Opinion / Staying Faithful
Apparel retailer C&A courts controversy in Brazil with its latest campaign, but wins by staying faithful to its purpose, argues Contagious Senior Consultant, Silvia Antunes
In March, apparel retailer C&A launched a campaign in Brazil introducing its new perspective - moving away from big fashion icons, instead suggesting a creative, original sense of style, free from impositions and standards. Created with AlmapBBDO, the ‘wakening’ film suggests a genderless brand, positioning fashion as a means to self-expression and experimentation, a process that should be fun and liberating.
The beautifully produced spot received praise from the industry and (more importantly) from the general public. The 4 million views that the spot has received so far indicate that something has resonated with the viewing public. But it has also received its fair share of criticism. In a country where gender-fluidity is a grey area, C&A is making a big statement and taking a big risk with their recent initiative.
At Contagious, we are constantly urging our clients to remember the power and importance of finding their brand’s true purpose - and sticking to it. Figuring out the reason why your company exists will help to guide your brand through tough times. Making sure you know exactly why you’re doing what you’re doing is the backbone of good positioning.
In a time when pretty much every product feature will be copied sooner or later, people are looking to buy something else; to connect to your brand at another level, to identify with what your brand is offering – way beyond any product or service. It’s really difficult to defend yourself when you don’t know what you are fighting for. And this is why choosing a cause that truthfully relates to the brand’s heritage, building your communication around it and making sure your public understand what you stand for is what gives you a fighting chance in the super competitive scenario.
Just two months after the release of the first film, C&A demonstrated its commitment to its ‘Mix it up, dare, experiment’ positioning, which invites people to express themselves and welcomes diversity. For this year’s Valentine's Day (celebrated on June 12th in Brazil) the brand released a similarly well-produced film, ‘Mixed-up Day’, showing couples exchanging clothes and playing with their identity – eliciting even more controversy.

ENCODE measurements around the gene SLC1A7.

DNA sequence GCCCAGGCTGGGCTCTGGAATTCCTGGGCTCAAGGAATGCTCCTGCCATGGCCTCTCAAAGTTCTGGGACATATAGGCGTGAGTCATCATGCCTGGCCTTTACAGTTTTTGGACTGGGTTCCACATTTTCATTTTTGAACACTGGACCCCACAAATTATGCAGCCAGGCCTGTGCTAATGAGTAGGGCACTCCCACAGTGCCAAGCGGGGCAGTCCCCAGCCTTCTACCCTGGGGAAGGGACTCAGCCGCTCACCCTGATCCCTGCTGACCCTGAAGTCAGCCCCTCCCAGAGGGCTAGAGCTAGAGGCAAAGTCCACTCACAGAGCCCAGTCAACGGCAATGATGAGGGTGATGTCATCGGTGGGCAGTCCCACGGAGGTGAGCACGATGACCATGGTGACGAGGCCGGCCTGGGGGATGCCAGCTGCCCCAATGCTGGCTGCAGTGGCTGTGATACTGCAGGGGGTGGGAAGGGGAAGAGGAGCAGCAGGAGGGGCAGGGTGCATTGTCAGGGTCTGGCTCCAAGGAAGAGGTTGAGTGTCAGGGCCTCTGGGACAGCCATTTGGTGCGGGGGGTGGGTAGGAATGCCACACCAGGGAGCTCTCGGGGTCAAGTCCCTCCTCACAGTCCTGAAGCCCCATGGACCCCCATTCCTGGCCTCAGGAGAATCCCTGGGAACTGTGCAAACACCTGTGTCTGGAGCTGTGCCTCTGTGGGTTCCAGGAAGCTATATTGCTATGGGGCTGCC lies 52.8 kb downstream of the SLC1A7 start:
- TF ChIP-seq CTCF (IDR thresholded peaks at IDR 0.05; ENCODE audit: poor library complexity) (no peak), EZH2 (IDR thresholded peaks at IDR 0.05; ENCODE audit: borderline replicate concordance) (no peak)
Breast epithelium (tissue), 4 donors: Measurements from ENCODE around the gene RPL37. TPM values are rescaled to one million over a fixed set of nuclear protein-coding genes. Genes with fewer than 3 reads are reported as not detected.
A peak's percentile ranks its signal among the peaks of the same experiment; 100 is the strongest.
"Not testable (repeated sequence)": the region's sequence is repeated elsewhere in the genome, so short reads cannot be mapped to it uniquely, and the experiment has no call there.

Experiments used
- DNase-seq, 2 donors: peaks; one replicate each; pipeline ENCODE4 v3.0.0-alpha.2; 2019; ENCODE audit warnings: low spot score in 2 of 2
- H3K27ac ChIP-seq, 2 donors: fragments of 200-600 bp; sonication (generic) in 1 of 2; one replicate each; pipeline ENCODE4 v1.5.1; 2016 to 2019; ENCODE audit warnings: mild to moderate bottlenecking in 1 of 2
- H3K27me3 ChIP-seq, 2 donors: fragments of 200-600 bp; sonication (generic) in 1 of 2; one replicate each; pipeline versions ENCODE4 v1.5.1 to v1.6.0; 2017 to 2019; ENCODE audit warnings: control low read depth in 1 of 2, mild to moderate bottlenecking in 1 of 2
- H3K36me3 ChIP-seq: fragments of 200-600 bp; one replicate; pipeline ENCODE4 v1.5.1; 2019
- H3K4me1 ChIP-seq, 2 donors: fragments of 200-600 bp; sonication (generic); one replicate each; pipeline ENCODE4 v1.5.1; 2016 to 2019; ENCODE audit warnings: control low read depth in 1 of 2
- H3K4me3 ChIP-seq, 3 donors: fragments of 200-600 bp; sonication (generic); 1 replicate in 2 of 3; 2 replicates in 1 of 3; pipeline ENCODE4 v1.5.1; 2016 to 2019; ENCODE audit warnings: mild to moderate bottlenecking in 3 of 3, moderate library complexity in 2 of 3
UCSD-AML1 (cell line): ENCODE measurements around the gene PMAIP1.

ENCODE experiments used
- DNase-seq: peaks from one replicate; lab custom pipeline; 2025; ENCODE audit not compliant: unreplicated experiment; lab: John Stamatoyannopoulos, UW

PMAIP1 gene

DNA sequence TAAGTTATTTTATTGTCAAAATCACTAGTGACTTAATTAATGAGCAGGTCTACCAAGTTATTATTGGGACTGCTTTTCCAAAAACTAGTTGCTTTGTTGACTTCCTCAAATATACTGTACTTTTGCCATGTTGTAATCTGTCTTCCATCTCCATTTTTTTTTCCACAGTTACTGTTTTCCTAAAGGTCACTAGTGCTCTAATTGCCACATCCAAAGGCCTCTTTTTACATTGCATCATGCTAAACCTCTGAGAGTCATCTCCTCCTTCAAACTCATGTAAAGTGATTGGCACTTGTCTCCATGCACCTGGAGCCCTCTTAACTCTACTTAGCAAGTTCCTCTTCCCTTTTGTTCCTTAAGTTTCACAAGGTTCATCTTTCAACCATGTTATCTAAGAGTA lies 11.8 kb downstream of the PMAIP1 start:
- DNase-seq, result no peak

Brazil’s underlying issues with gender fluidity were famously demonstrated by Ana Paula Valadão, a national gospel star, who posted an outraged reaction condemning C&A’s campaign. Her Facebook post received more than 500k reactions, many agreeing with her sentiment and displaying hashtags such as #womensoulddressaswomen and #thatshowGodmademe. The proposed boycott suggested by the singer backlashed: it actually helped the brand stay right in the spotlight, ensuring the campaign was discussed in both traditional and social media. C&A became a trending topic, with many people defending freedom and free will - as well as the brand.
This past week C&A wrote a statement:
"The new campaign ‘Mixed up Day’ has as its main theme the celebration of love and continues the new vision of the C&A on fashion, launched in March with the campaign ‘Mix, dare and have fun’. Free from all and any kind of prejudice and stereotypes, the new film, which celebrates Valentine's Day, makes a new call to the mix of attitudes, colors and prints as a form of expression. C&A reinforces the respect for diversity, including the diversity of opinions, since respect has always been one of the principles of the brand."
Even in a complicated context, the outcome here is a positive one. By having a big, mainstream brand bringing up this kind of conversation in a creative and respectful way, society wins. Even if the reactions are mixed, these kinds of actions help to draw attention to the nation’s evolving attitudes. And the brand’s allegiance to its purpose gets the public undivided attention for a while, helping to build a whole new set of advocates.
So, this Valentine’s Day, stay faithful to your own values and purpose. It pays off.